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As Apple Inc. (Nasdaq: AAPL) stock continues its seven-week tumble, investors want to know what is likely to happen next.
Since hitting an all-time high of $702.10 on Sept. 19, Apple stock plunged $155.04 –more than 22% to close at $547.06 on Friday.
Investors have gotten little help from Wall Street analysts, who have offered diametrically opposed opinions on where AAPL is headed.
Among the prominent bears is Doubleline Capital CEO Jeff Gundlach, who predicted on Thursday that Apple stock would continue all the way down to $425. He said that's about where AAPL was when it started its dramatic climb in January, and he expects it to return to those levels.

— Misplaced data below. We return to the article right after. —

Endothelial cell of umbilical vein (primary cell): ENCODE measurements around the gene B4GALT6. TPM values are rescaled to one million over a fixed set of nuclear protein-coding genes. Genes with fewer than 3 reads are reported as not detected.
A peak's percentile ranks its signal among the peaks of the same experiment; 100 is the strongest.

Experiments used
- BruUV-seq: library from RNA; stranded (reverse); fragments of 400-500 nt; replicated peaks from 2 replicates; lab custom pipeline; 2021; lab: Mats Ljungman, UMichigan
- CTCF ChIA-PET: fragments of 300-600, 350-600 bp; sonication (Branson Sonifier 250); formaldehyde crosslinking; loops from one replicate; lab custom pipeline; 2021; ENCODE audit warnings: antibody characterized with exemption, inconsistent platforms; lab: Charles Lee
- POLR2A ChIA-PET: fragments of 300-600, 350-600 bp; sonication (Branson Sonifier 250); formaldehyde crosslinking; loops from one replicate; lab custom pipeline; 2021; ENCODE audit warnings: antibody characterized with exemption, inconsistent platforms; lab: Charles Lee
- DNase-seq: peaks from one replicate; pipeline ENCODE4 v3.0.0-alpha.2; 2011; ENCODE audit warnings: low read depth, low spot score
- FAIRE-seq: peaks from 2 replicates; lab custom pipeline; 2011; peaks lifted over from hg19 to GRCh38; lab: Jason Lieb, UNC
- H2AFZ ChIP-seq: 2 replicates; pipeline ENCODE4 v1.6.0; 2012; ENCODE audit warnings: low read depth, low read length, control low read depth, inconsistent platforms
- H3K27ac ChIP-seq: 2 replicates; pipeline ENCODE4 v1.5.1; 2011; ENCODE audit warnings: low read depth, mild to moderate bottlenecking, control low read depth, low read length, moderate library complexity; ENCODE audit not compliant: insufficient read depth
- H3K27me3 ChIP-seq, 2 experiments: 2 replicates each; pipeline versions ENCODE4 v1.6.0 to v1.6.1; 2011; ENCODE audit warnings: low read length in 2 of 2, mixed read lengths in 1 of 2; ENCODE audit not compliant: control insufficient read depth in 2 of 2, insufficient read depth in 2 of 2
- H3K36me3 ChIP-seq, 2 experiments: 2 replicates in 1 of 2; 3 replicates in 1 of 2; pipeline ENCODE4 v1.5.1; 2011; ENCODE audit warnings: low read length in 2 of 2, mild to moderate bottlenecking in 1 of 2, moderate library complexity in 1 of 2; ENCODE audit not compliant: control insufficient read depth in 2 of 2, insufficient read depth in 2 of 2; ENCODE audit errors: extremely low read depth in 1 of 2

Gundlach is down on Apple because he thinks the Cupertino, CA-based company's new products are no longer cutting edge.
"I'm really struck by this mini iPad thing as if that's any kind of a product innovation," Gundlach told CNBC."Once you just start changing the size of your products, I really think you're not exactly innovating."
Meanwhile, some Apple bulls insisted the stock will not only bounce back, but eventually will reach beyond $1,000 a share.
Brian White, an analyst with Topeka Capital Markets, said in a note to clients on Thursday that he's keeping his $1,111 price target on AAPL.
"We believe that those investors that have missed the Apple rally over the past year are presented with a very attractive entry point heading into the strong holiday news season," White wrote.
So which story are Apple investors to believe?
To figure that out, let's take a closer look at what's been going on.
Why Apple Stock is Falling
Sentiment on Apple has soured in recent weeks for a number of reasons: